Speakers must understand that by offering to participate in the CSLA Speakers Bureau, they agree to abide with these guidelines.

  • Speakers are representing the CSLA, their component organization, and all members in these associations.  As such, the speaker shall have the best interest of the landscape architecture profession and their fellow landscape architects above their own personal interests.

Compensation Policies

Compensation for time spent on researching, preparing presentations, or speaking engagements is subject to the following policies:

  • Speaking engagements for allied professional organizations or not-for-profit organizations shall be done “pro bono” – without compensation.  The speaker is permitted to accept a small honourarium if offered.
  • For speaking engagements with “for profit” organizations, or where a significant registration fee is charged for the event or conference, the speaker is permitted to negotiate a reasonable fee for this service.
  • Speakers are entitled to receive payment for out-of –pocket expenses associated with a speaking engagement including travel, accommodation, meals, materials, etc.
  • Speakers are permitted to accept nominally-valued gifts as a thank you for their speaking engagement

Sample Speaker Biography

The following is a sample of the text which will appear in the Speaker's profile:

Alana is a landscape architect hailing from Toronto, Ontario, with a BLA (honours) degree from the University of Guelph.  She is a full member of the Ontario Association of Landscape Architects and the Atlantic Provinces Association of Landscape Architects.
A Competent Communicator with Toastmasters International since 2008, Alana is an engaging speaker who connects with ease to corporate, institutional, and community based audiences of diverse backgrounds.  Her professional work thus far has carried her between Ontario and Atlantic Canada, and she takes inspiration from the landscapes of her personal travels, both local and abroad.
Alana’s collaborative experience ranges from rural community enhancement to urban plazas and downtown streetscapes. She gleans expertise from a highly diverse portfolio of projects that includes community parks, waterfronts, active transportation and trail planning, cultural and heritage landscapes, and environmental restoration. Alana’s project contributions are typically in the areas of conceptual and detailed design, project coordination, public consultation, and the production of construction documents and renderings.
A Master of Urban Design Studies '14 Candidate at the University of Toronto, Alana maintains an ongoing presence as a guest speaker at the University of Guelph, and is active within the profession as an OALA Councillor and volunteer with the CSLA’s Advocacy Task Force.
Outside of the profession, Alana explores landscapes through running and painting, and is a team sport and yoga enthusiast.

Tips and Tricks for Speakers

PowerPoint Presentation Guidelines (With text adapted from Toastmasters International)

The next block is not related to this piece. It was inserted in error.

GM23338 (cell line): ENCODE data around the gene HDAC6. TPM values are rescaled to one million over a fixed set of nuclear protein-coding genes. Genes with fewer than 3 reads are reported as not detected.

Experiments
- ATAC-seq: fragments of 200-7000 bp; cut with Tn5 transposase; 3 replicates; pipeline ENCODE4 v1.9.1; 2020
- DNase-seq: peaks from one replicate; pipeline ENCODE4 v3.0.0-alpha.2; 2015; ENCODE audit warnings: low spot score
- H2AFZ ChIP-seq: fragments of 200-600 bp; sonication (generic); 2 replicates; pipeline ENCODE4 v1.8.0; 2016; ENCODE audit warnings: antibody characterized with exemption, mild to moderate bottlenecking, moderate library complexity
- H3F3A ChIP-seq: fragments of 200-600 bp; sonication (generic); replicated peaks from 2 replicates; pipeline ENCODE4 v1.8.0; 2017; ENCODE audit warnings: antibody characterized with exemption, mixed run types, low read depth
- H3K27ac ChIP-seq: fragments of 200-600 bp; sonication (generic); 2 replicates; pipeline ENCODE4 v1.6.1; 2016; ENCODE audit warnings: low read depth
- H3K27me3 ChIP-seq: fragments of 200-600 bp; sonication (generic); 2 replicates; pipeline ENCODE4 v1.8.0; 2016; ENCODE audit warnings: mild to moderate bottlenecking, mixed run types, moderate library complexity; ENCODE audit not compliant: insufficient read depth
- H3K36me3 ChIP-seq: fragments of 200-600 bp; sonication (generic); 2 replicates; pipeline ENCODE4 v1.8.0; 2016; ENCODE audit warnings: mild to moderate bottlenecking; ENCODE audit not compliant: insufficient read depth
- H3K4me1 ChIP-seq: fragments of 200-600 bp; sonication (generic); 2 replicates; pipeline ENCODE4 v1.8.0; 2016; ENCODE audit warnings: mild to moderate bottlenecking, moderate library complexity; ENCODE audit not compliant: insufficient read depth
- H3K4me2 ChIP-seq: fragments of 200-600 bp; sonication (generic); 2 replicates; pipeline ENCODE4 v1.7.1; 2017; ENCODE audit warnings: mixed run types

Plan to create your visual aids in advance, to ensure all of the electronic components work together.  Be sure to rehearse with them.  It is recommended to set up your PowerPoint show in a similarly sized room and stand close to the back to assess the effectiveness and legibility of the slides.  Do this a few days before your final presentation to allow time to modify your slides, if necessary.

Keep your visual aids:

  • Visible
  • Simple
  • Colorful - but don't let them upstage you
  • Justified by the content - not too many or too few slides

For effective PowerPoint shows:

  • Don't read the slides to your audience!
  • Make your text large, and consistent
  • Choose colors that make the text easier to read (high contrast)
  • Use bullet points instead of full sentences
  • Keep any animations simple
  • Avoid charts and diagrams that are hard to see
  • Keep slide messages manageable; recommend max. 6 bullet points per slide and 8 words per bullet

Specific PowerPoint Guidelines

  • Create a consistent hierarchy of font sizes
  • A single presentation should not have more than three sizes of font throughout
  • One size for titles; recommend min. 36 point arial
  • One size for subtitles/highlighted points; recommend min. 30 point arial
  • One size for bullet point/labeling text; recommend min. 24 point arial
  • Sans serif fonts are easier to read than serif fonts due to the wider character stroke
  • Only use script or poster fonts for special effect, not for main presentation typeface
  • Be conscious of contrasting text and background colours.  Colours of similar values are hard to read from a distance. 
  • The minute you use illegible font, graphics, or too much text is the minute you lose an attentive audience.

Most Importantly - Remember, you control the presentation; don’t let it control you. PowerPoint should be a visual aid – not the entire show.  You are the show.

Please visit www.toastmasters.org for additional resources on public speaking.

Additional Tips for Public Speaking

A good presentation has a clear beginning, middle and end.  In a presentation:

  • Tell your audience what you are going to tell them (introduce your message)
  • Tell them (deliver body of message)
  • Tell them what you told them in conclusion (summarize message)

It’s better to speak a little too slowly than a little too fast.  An audience will rarely complain that speech is too slow.  Clear articulation of a message sets the stage for clear understanding.

Use deliberate pauses to emphasize a point, and to give your audience a chance to digest complex or highly technical information.

Meaningful eye contact that is held for a length of time (as in normal conversation) is more effective than scanning the room with your eyes and failing to connect with individuals in your audience.